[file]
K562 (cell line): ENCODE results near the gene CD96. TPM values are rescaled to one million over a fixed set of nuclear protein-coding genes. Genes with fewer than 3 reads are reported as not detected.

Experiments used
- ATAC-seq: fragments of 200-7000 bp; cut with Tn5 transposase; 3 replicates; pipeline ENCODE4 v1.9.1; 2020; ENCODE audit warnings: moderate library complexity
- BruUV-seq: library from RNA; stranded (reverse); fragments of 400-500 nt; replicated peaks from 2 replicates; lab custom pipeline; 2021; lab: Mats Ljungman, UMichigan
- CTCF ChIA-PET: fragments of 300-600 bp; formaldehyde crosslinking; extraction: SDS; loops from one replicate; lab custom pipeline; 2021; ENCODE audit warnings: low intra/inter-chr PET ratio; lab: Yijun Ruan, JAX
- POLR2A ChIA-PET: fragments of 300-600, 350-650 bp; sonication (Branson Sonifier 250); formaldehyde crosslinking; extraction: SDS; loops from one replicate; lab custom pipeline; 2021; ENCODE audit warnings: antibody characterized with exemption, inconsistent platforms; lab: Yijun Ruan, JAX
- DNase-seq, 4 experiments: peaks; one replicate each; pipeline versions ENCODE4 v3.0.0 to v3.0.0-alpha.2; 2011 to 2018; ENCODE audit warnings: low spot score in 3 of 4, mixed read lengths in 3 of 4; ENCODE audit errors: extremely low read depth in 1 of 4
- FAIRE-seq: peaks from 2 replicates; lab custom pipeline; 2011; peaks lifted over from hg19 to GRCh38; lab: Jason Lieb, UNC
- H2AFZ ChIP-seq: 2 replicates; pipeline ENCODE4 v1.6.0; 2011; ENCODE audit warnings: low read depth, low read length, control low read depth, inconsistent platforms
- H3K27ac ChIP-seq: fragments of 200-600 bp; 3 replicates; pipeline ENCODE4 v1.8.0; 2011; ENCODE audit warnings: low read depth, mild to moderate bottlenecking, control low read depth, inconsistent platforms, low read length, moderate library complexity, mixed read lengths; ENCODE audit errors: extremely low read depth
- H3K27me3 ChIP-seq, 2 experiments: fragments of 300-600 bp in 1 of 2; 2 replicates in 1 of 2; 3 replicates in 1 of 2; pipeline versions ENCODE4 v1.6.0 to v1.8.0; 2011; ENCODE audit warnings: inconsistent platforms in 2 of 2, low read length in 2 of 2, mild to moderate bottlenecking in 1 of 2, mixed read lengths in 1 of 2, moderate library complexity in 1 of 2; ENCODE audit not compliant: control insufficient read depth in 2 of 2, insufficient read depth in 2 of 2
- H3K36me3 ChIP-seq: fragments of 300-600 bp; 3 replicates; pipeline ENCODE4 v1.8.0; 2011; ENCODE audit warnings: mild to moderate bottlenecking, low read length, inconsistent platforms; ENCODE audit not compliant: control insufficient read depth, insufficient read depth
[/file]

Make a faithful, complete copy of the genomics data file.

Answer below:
K562 (cell line): ENCODE results near the gene CD96. TPM values are rescaled to one million over a fixed set of nuclear protein-coding genes. Genes with fewer than 3 reads are reported as not detected.

Experiments used
- ATAC-seq: fragments of 200-7000 bp; cut with Tn5 transposase; 3 replicates; pipeline ENCODE4 v1.9.1; 2020; ENCODE audit warnings: moderate library complexity
- BruUV-seq: library from RNA; stranded (reverse); fragments of 400-500 nt; replicated peaks from 2 replicates; lab custom pipeline; 2021; lab: Mats Ljungman, UMichigan
- CTCF ChIA-PET: fragments of 300-600 bp; formaldehyde crosslinking; extraction: SDS; loops from one replicate; lab custom pipeline; 2021; ENCODE audit warnings: low intra/inter-chr PET ratio; lab: Yijun Ruan, JAX
- POLR2A ChIA-PET: fragments of 300-600, 350-650 bp; sonication (Branson Sonifier 250); formaldehyde crosslinking; extraction: SDS; loops from one replicate; lab custom pipeline; 2021; ENCODE audit warnings: antibody characterized with exemption, inconsistent platforms; lab: Yijun Ruan, JAX
- DNase-seq, 4 experiments: peaks; one replicate each; pipeline versions ENCODE4 v3.0.0 to v3.0.0-alpha.2; 2011 to 2018; ENCODE audit warnings: low spot score in 3 of 4, mixed read lengths in 3 of 4; ENCODE audit errors: extremely low read depth in 1 of 4
- FAIRE-seq: peaks from 2 replicates; lab custom pipeline; 2011; peaks lifted over from hg19 to GRCh38; lab: Jason Lieb, UNC
- H2AFZ ChIP-seq: 2 replicates; pipeline ENCODE4 v1.6.0; 2011; ENCODE audit warnings: low read depth, low read length, control low read depth, inconsistent platforms
- H3K27ac ChIP-seq: fragments of 200-600 bp; 3 replicates; pipeline ENCODE4 v1.8.0; 2011; ENCODE audit warnings: low read depth, mild to moderate bottlenecking, control low read depth, inconsistent platforms, low read length, moderate library complexity, mixed read lengths; ENCODE audit errors: extremely low read depth
- H3K27me3 ChIP-seq, 2 experiments: fragments of 300-600 bp in 1 of 2; 2 replicates in 1 of 2; 3 replicates in 1 of 2; pipeline versions ENCODE4 v1.6.0 to v1.8.0; 2011; ENCODE audit warnings: inconsistent platforms in 2 of 2, low read length in 2 of 2, mild to moderate bottlenecking in 1 of 2, mixed read lengths in 1 of 2, moderate library complexity in 1 of 2; ENCODE audit not compliant: control insufficient read depth in 2 of 2, insufficient read depth in 2 of 2
- H3K36me3 ChIP-seq: fragments of 300-600 bp; 3 replicates; pipeline ENCODE4 v1.8.0; 2011; ENCODE audit warnings: mild to moderate bottlenecking, low read length, inconsistent platforms; ENCODE audit not compliant: control insufficient read depth, insufficient read depth